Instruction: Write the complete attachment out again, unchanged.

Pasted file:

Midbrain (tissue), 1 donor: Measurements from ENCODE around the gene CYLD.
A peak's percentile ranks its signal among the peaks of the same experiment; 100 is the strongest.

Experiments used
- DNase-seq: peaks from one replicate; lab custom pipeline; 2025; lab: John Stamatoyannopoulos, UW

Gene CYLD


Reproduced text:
Midbrain (tissue), 1 donor: Measurements from ENCODE around the gene CYLD.
A peak's percentile ranks its signal among the peaks of the same experiment; 100 is the strongest.

Experiments used
- DNase-seq: peaks from one replicate; lab custom pipeline; 2025; lab: John Stamatoyannopoulos, UW

Gene CYLD